There’s now one less thing to worry about when painting, and it’s how much water you can or should mix with acrylic paint without ruining its adhesion. Golden Artist Colors (a USA employee-owned company renowned for its artist’s quality paint and techical info) have updated their advice:
“For years our standard advice was that a 1:1 ratio was very safe for most of our paints and mediums; plus, it had the advantage of being easy to remember while greatly erring on the side of caution. However, our current testing shows you can go a lot further than that before encountering significant issues. Just how far? We think you will be surprised.”
The article gets into the specifics, but for me this is the takeaway:
“We got no adhesion failure of any of our paints, no matter how thinned down with water, when applied on top of acrylic gesso.”
In the FAQ on thinning acrylics I wrote for Painting.About.com in 2006 (my original version, as here, not the current surreal rewritten-by-who-knows-who version) I’d said this:
“When it comes to thinning acrylics, the only ‘rule’ is to not mix acrylic paint with more than 50 per cent water. Any more than this and it may loose its adhesive qualities and peel off at some stage. You can mix in as much acrylic medium (glazing, texture paste, etc) as you like because it’s got the acrylic resin in it that acts as the ‘glue’ that makes the paint ‘stick’. (Golden describe their mediums as ‘colorless paint’! )”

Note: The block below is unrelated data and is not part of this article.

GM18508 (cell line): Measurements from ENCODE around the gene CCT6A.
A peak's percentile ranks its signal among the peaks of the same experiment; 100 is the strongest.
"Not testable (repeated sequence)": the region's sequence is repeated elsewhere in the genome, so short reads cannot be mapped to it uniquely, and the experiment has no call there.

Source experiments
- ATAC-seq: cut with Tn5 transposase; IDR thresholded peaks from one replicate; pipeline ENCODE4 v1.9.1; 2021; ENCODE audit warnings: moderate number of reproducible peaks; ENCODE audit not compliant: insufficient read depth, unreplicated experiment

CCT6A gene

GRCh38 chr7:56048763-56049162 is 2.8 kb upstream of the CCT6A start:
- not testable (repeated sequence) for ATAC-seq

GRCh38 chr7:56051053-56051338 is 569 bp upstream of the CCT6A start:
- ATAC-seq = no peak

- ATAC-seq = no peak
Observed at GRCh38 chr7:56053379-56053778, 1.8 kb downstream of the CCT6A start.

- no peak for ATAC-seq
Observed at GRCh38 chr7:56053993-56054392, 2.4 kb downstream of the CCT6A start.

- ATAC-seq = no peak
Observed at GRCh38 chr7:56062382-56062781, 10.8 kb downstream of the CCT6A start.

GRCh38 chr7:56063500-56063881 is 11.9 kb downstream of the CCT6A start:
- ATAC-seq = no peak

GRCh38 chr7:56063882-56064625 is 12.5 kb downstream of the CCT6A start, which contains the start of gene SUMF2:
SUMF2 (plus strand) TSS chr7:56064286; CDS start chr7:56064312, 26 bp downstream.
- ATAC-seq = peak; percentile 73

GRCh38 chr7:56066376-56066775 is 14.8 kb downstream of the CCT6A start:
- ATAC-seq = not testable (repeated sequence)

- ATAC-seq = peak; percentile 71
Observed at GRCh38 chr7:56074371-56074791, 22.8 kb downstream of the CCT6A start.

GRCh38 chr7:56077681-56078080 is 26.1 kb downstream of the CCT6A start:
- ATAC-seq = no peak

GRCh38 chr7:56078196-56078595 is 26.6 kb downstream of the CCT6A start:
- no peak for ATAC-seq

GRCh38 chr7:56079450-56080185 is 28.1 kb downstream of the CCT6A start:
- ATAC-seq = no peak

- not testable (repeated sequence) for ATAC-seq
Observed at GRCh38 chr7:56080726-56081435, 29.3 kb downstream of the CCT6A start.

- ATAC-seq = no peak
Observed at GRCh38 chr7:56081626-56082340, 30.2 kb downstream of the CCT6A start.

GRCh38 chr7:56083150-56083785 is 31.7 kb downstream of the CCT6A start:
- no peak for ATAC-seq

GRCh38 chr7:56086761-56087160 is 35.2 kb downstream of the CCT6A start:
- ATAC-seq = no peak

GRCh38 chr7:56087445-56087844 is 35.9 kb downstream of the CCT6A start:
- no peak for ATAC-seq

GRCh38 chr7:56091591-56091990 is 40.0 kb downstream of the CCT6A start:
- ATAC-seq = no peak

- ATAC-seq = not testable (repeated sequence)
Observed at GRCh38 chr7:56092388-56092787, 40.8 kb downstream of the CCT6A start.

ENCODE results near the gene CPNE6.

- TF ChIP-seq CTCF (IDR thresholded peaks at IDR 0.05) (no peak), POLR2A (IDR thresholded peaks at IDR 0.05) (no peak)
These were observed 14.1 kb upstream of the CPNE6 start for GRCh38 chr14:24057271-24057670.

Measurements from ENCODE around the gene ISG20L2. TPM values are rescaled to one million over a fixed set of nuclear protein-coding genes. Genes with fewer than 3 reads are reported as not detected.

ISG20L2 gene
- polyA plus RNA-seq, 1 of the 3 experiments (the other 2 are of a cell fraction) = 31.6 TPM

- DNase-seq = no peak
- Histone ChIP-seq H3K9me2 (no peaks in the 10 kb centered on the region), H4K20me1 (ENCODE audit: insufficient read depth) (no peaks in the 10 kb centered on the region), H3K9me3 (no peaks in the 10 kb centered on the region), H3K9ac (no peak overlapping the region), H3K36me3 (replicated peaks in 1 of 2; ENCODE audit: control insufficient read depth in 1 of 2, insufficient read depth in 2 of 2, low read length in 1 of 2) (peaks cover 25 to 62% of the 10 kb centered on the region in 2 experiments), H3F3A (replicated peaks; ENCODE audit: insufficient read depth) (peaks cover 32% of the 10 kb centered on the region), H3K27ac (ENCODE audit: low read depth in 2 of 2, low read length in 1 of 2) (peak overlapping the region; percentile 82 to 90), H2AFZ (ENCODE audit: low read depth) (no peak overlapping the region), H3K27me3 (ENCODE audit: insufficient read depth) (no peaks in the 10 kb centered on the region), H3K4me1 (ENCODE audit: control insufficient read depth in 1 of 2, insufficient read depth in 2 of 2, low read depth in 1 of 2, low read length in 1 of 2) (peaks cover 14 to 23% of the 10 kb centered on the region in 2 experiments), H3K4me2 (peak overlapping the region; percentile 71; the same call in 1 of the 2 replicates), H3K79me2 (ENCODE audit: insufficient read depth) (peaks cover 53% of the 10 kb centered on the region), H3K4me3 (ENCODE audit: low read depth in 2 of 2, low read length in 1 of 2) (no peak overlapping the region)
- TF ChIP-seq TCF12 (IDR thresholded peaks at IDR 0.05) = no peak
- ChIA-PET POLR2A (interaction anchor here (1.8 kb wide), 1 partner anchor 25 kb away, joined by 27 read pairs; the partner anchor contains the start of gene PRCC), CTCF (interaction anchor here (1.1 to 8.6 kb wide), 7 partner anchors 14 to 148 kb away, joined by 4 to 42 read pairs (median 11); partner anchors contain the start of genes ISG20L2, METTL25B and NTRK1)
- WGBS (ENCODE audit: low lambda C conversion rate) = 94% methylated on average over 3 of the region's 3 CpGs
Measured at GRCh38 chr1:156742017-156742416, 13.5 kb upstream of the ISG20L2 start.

If painting on a large canvas, I tend to use glazing medium as well as water to thin paint because in addition to adding “glue” it also increases working time (slows drying). Mostly I simply don’t think about it, and merrily spray paint with water to make it drip and run.
Where I have encountered adhesion issues is with water-thinned acrylic ink lifting as I brush over it, despite being touch dry. Leaving it overnight helps, presumably as the paint binder then cures. I sometimes then also apply a layer of glazing medium with a soft brush, leaving this overnight again, before continuing on top. But mostly if I find it’s lifting — you see the colour appearing on the brush — I just keep going and deal with it.